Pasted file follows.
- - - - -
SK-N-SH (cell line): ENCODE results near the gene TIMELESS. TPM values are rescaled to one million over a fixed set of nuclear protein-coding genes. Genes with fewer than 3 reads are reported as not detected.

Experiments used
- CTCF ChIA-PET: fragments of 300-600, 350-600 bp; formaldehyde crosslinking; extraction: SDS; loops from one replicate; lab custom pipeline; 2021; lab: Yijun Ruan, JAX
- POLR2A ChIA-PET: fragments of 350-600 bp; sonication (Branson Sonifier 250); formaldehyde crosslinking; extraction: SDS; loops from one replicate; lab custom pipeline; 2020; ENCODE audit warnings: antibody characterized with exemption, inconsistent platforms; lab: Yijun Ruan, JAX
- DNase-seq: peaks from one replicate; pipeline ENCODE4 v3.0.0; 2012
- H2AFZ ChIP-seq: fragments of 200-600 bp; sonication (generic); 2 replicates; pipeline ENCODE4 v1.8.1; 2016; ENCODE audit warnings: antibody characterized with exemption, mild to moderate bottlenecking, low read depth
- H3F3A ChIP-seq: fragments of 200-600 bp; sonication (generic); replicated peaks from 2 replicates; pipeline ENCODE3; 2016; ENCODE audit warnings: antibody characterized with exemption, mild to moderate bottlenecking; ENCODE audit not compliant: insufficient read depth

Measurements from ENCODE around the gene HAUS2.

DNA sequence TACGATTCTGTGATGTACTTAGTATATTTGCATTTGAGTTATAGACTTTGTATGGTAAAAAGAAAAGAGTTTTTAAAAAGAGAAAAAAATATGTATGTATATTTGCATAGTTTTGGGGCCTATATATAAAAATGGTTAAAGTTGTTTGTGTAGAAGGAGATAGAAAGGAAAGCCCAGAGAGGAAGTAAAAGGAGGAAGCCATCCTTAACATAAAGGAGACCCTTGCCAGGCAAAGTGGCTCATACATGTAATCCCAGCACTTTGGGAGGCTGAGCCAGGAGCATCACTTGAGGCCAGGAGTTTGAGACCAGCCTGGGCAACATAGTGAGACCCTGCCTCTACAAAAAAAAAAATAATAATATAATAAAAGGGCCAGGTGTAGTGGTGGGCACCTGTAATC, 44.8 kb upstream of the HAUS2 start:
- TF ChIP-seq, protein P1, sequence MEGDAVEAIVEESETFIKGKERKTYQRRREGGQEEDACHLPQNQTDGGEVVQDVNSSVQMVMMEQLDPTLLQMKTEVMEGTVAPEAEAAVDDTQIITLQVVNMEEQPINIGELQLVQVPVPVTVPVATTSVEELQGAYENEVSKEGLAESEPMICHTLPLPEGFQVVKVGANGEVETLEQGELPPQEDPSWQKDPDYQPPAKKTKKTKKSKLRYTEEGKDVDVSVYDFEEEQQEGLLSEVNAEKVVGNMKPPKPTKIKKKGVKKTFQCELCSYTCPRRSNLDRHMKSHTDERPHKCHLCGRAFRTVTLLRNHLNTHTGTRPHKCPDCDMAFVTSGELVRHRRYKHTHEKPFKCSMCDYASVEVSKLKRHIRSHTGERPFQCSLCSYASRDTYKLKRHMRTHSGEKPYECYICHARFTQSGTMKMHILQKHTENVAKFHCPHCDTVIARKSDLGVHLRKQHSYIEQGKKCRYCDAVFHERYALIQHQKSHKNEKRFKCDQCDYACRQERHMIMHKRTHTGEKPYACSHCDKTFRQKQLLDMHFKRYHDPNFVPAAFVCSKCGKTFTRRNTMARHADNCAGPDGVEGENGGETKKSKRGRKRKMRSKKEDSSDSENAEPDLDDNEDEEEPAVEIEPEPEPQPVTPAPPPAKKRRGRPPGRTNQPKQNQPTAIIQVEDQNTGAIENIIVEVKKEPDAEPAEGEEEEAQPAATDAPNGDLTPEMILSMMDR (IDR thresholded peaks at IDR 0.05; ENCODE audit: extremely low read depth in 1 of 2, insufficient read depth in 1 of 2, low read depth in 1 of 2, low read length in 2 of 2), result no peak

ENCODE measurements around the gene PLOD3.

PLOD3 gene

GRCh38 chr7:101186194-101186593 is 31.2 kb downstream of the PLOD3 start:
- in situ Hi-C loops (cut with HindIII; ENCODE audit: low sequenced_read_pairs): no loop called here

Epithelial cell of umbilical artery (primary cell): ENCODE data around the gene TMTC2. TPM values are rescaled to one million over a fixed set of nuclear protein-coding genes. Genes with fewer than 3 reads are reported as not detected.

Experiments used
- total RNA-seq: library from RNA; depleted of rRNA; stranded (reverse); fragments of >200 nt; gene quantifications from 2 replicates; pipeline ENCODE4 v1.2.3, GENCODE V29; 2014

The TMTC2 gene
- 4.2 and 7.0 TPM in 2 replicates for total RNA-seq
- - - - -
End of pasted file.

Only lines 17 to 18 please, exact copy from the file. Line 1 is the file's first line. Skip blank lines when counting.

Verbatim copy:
- total RNA-seq: library from RNA; depleted of rRNA; stranded (reverse); fragments of >200 nt; gene quantifications from 2 replicates; pipeline ENCODE4 v1.2.3, GENCODE V29; 2014

The TMTC2 gene